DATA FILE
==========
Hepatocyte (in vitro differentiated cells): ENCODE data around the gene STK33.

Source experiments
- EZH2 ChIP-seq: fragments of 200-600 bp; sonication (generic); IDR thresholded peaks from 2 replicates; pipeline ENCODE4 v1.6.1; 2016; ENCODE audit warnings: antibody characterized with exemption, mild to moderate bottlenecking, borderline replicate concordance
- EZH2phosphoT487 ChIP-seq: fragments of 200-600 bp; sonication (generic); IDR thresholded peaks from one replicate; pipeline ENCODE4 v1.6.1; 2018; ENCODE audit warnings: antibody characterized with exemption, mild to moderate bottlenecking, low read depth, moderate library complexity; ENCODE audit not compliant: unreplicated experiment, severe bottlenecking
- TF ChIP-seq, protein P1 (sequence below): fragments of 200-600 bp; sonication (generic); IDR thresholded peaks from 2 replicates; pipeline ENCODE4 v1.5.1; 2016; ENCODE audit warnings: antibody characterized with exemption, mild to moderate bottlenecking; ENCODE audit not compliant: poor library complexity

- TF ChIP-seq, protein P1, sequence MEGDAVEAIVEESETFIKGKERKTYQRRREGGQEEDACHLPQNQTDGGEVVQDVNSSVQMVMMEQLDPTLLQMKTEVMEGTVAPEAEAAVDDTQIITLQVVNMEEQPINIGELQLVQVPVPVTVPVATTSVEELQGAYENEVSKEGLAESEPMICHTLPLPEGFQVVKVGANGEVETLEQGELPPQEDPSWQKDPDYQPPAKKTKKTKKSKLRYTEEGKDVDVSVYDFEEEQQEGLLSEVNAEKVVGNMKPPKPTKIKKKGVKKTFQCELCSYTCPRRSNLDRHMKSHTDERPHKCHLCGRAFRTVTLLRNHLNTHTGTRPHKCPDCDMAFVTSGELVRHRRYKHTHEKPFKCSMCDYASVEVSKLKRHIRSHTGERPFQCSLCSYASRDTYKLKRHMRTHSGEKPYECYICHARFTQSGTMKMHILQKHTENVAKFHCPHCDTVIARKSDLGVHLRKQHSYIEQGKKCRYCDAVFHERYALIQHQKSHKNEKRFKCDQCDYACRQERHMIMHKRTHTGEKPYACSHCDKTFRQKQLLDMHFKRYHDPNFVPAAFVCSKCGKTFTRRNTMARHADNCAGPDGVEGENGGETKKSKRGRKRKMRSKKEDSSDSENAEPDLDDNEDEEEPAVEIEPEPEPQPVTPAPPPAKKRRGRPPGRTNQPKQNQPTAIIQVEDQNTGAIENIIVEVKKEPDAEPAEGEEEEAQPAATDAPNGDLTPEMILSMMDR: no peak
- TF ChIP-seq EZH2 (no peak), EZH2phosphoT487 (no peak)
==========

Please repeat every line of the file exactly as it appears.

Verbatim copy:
Hepatocyte (in vitro differentiated cells): ENCODE data around the gene STK33.

Source experiments
- EZH2 ChIP-seq: fragments of 200-600 bp; sonication (generic); IDR thresholded peaks from 2 replicates; pipeline ENCODE4 v1.6.1; 2016; ENCODE audit warnings: antibody characterized with exemption, mild to moderate bottlenecking, borderline replicate concordance
- EZH2phosphoT487 ChIP-seq: fragments of 200-600 bp; sonication (generic); IDR thresholded peaks from one replicate; pipeline ENCODE4 v1.6.1; 2018; ENCODE audit warnings: antibody characterized with exemption, mild to moderate bottlenecking, low read depth, moderate library complexity; ENCODE audit not compliant: unreplicated experiment, severe bottlenecking
- TF ChIP-seq, protein P1 (sequence below): fragments of 200-600 bp; sonication (generic); IDR thresholded peaks from 2 replicates; pipeline ENCODE4 v1.5.1; 2016; ENCODE audit warnings: antibody characterized with exemption, mild to moderate bottlenecking; ENCODE audit not compliant: poor library complexity

- TF ChIP-seq, protein P1, sequence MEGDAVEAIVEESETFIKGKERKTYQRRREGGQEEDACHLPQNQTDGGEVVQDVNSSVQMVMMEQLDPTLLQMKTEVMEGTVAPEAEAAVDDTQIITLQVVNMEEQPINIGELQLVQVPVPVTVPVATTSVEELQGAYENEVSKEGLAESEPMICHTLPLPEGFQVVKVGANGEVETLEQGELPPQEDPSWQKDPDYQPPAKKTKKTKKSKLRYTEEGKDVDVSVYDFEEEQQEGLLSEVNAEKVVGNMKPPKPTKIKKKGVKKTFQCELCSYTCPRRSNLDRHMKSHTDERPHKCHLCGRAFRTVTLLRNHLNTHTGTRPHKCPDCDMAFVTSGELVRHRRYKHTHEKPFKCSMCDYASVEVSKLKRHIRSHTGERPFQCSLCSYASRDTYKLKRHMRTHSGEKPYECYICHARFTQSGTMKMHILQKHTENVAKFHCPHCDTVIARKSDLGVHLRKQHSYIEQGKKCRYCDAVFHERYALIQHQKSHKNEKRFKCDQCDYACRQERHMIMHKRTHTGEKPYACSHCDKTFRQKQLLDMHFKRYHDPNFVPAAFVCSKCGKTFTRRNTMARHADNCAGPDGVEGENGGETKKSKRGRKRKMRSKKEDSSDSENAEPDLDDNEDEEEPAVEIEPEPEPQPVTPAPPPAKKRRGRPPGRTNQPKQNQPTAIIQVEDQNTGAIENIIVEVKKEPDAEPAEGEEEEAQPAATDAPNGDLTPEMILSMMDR: no peak
- TF ChIP-seq EZH2 (no peak), EZH2phosphoT487 (no peak)